There’s nothing like a little garlic to punch up a stir-fry, roast chicken, or pasta dish, but for centuries it has been purported to add some oomph to your health, too.

Ancient civilizations used garlic to treat asthma, digestive disorders, heart disease, infections, respiratory disorders, tumors, and even intestinal worms. Today, claims for the health benefits of garlic include lower blood pressure and cholesterol, an anti-inflammatory effect, a reduced risk of cancer, and a stronger immune system.

While many of these claims are overblown, there is evidence of some health benefits. Here is what you should know about this pungent allium, and how to reap its benefits. 

What Makes Garlic Special

Garlic’s odoriferous flavor comes from sulfur compounds made from allicin, an active ingredient once thought to be responsible for the health benefits of garlic. But it has as many as 40 other compounds, and “any number or combination of them may be responsible for its healthfulness,” says Matthew Budoff, M.D., a professor of medicine at the Los Angeles Biomedical Research Institute who studies the effects of garlic on cardiovascular health.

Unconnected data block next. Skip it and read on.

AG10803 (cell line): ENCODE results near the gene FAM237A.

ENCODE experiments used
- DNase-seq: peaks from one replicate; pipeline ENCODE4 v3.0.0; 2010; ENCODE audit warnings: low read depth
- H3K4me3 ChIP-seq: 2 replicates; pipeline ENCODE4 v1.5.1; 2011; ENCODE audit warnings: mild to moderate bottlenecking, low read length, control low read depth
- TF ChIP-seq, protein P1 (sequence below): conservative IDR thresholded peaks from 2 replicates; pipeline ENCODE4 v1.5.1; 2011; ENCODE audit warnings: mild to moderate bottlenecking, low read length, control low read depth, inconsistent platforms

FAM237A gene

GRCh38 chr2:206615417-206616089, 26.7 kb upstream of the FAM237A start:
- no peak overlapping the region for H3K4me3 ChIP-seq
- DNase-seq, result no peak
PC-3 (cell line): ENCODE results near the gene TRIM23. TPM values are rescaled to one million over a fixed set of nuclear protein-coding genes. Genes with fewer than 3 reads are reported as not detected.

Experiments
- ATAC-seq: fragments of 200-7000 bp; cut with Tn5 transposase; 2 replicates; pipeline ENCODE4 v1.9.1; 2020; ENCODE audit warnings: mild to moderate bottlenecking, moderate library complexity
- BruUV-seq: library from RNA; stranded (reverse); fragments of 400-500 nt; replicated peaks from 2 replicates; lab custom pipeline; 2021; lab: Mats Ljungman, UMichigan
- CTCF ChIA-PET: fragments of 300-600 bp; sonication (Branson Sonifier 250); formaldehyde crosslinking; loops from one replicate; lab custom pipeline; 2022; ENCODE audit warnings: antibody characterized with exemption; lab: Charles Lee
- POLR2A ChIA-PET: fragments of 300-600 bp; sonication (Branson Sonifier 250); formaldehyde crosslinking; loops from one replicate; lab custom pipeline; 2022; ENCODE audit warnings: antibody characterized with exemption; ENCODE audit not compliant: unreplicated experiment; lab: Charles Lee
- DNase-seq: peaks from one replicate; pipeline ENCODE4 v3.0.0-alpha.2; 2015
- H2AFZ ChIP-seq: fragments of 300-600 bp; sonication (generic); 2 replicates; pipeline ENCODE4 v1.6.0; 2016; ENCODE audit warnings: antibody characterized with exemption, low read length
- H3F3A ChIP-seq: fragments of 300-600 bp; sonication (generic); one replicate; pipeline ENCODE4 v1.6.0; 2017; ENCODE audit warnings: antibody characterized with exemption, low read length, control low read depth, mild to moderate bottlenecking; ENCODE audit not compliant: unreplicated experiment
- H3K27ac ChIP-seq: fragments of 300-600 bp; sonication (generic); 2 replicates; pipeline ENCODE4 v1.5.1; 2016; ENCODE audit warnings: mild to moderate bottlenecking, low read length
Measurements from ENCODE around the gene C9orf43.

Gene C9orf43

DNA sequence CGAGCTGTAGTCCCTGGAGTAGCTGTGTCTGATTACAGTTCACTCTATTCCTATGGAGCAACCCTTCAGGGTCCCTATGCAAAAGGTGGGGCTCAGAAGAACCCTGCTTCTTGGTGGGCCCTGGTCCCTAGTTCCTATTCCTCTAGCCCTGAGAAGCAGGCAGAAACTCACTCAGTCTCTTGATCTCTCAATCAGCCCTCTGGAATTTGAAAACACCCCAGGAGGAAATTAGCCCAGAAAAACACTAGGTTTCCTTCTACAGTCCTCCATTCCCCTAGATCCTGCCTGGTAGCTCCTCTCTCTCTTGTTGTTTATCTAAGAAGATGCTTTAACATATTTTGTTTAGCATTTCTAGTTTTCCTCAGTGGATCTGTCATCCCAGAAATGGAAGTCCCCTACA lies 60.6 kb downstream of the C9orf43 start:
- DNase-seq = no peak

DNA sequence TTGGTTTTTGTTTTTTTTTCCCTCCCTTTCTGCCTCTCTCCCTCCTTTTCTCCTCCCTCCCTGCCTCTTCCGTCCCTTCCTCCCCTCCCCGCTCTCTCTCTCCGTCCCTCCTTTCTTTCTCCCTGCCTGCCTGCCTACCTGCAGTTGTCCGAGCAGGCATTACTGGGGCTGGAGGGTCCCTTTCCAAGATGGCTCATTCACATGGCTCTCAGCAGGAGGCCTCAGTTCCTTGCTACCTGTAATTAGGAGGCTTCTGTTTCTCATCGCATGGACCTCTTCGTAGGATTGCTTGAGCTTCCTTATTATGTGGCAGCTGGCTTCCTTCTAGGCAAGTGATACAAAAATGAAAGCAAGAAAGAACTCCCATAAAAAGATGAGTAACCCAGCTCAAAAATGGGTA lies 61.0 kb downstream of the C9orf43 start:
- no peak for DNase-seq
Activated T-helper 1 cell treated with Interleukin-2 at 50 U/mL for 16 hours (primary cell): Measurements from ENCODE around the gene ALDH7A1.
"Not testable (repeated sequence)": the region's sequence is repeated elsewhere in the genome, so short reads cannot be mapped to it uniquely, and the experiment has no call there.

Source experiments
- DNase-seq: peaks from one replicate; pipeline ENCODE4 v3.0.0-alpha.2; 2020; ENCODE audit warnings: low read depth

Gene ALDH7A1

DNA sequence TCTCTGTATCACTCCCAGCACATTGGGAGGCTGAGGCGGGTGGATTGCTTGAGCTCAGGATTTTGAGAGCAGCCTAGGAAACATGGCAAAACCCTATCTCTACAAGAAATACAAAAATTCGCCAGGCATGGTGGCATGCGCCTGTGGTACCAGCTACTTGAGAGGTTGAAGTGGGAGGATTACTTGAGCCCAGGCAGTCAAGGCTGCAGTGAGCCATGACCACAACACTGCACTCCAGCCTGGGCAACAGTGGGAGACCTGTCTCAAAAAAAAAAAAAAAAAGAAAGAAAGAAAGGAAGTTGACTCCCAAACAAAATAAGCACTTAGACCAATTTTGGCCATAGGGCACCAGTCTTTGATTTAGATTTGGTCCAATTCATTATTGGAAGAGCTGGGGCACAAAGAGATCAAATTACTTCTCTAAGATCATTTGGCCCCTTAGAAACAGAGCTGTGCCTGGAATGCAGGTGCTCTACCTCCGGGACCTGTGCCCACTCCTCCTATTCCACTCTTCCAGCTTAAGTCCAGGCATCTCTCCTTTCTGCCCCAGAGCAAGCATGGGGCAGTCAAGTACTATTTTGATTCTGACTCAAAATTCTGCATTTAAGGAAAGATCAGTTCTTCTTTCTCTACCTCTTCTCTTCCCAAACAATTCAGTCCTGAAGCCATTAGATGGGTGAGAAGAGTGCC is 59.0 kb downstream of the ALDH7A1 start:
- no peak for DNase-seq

Most of the studies on the health benefits of garlic used garlic supplements because they provide a consistent dose, though others used garlic powder, garlic oil, and a Japanese method of preparing garlic that involved kneading and pulverizing crushed garlic together with egg yolk.

Budoff says the strongest evidence for the health claims suggests that garlic may help the heart, with data overall showing about a 10 percent reduction in cholesterol and a three to eight point drop in blood pressure.

“That isn’t quite as good as cholesterol or blood pressure pills," he says, "but it’s certainly a nice effect.”

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A review of studies published in the journal Neurological Research in March, for instance, concluded that garlic and some of its various preparations (such as garlic extract or powder) could be a helpful side therapy for those already being treated for cardiovascular disease, high blood pressure, and diabetes; and potentially may even reduce the risk of heart attack and stroke.